Soil heterogeneity in lumped mineralization-immobilization models

Stefano Manzoni, Amilcare Porporato, Joshua P. Schimel

Research output: Contribution to journalArticle

31 Scopus citations

Abstract

The heterogeneous distribution of nutrient-rich and nutrient-poor patches in soils strongly affects the intensity of nitrogen cycling between organic and inorganic soil compartments. In highly heterogeneous soils, observation at the core scale of large gross mineralization and immobilization fluxes has led to the development of the mineralization-immobilization turnover (MIT) modeling scheme, which maintains that all nitrogen decomposed from organic compounds is mineralized before assimilation by the microbial biomass. This hypothesis, however, neglects the endogenous nature of the ammonification reactions at the microscopic scale, where organic N is directly assimilated by the decomposers and only the surplus is released as ammonium, as better described by the direct (DIR) pathway. Here we hypothesize that, at the micro-scale, mineralization behaves according to the DIR pathway and analyze a simple two-compartment model to simulate a heterogeneous soil with two fractions of different chemical composition (i.e., C-to-N ratio) and quality (i.e., decomposition rate). We derive the effective parameters of the aggregated model as a function of micro-scale features, and show that it represents a generalization of the parallel (PAR) scheme, which in its original form was introduced to combine DIR and MIT pathways. This physically based new parameterization improves current lumped N mineralization models.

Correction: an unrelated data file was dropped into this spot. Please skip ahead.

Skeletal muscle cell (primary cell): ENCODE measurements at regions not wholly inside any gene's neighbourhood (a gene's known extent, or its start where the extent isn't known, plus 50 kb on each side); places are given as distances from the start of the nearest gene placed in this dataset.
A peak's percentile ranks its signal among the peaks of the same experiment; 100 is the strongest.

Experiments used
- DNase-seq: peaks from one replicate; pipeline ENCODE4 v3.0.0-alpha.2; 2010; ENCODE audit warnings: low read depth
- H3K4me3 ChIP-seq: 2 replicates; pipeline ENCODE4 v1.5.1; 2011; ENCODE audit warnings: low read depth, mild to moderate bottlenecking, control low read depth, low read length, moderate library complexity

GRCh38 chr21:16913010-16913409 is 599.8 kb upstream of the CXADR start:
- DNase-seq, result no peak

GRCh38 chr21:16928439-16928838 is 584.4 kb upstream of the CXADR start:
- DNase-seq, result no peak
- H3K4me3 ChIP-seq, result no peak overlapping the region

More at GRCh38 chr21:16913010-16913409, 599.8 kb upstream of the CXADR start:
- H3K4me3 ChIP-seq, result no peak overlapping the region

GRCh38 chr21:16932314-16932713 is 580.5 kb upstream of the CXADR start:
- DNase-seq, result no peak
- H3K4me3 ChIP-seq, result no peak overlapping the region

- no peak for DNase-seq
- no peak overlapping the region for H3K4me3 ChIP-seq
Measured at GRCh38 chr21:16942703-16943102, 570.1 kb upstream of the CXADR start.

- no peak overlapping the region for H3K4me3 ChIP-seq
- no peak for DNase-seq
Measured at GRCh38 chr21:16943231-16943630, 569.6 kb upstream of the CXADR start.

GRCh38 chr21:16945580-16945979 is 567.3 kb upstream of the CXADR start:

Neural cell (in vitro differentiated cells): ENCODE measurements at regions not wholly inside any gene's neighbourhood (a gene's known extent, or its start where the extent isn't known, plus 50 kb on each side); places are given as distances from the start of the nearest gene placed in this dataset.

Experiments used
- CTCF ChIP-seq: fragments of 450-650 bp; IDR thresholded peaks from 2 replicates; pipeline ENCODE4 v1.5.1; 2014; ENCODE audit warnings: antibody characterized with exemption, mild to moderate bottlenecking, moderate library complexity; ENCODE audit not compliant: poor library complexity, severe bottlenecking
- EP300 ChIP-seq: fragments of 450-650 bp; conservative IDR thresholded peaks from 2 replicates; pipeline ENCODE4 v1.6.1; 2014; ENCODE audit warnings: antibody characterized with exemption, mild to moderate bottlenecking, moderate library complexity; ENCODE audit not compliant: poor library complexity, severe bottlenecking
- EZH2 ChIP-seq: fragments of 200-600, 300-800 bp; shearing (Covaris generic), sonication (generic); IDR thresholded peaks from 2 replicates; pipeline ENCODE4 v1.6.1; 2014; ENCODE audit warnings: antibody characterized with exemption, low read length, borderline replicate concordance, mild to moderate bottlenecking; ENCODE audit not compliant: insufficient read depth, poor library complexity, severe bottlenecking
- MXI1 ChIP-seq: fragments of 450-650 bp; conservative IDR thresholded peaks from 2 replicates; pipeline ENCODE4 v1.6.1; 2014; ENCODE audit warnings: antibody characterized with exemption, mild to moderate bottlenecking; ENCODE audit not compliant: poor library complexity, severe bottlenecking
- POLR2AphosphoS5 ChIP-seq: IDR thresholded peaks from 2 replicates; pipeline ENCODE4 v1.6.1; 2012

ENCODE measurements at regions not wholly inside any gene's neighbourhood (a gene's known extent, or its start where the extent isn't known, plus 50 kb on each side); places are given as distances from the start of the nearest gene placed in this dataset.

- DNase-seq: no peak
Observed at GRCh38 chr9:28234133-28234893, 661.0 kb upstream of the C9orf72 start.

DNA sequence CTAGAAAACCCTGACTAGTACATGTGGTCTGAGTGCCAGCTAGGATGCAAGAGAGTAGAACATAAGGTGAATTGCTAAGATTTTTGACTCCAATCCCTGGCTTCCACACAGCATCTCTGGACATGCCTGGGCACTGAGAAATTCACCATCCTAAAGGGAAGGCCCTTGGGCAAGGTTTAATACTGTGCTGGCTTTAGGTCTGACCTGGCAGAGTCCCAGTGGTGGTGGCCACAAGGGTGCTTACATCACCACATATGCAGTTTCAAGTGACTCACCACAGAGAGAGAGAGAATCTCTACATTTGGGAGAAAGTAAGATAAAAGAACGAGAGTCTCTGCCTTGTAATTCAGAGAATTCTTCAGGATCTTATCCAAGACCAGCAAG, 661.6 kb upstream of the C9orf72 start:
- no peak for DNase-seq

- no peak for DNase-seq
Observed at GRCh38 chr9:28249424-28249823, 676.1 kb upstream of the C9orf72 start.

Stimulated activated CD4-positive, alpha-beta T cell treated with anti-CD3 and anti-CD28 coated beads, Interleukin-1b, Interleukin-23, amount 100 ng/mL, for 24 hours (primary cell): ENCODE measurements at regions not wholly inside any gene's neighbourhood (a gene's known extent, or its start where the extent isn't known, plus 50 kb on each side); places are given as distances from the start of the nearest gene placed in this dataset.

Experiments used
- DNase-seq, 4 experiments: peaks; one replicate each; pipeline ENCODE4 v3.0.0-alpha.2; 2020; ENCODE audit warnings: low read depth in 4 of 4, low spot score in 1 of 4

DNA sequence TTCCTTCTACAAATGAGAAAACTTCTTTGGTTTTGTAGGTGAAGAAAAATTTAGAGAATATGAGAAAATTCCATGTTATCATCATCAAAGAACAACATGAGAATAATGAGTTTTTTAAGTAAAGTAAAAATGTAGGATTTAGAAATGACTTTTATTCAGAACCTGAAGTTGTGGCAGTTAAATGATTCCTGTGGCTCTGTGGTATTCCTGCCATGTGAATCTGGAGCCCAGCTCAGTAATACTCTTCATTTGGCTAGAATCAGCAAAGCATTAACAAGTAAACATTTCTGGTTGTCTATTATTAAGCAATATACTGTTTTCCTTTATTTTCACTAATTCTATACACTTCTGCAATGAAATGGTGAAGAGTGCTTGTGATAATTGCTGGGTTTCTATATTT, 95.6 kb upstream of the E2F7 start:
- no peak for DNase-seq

Original languageEnglish (US)
Pages (from-to)1137-1148
Number of pages12
JournalSoil Biology and Biochemistry
Volume40
Issue number5
DOIs
StatePublished - May 1 2008
Externally publishedYes

All Science Journal Classification (ASJC) codes

  • Microbiology
  • Soil Science

Keywords

  • Bio-geochemical models
  • Immobilization
  • Mineralization
  • Nitrogen limitation
  • Soil heterogeneity
  • Variable aggregation

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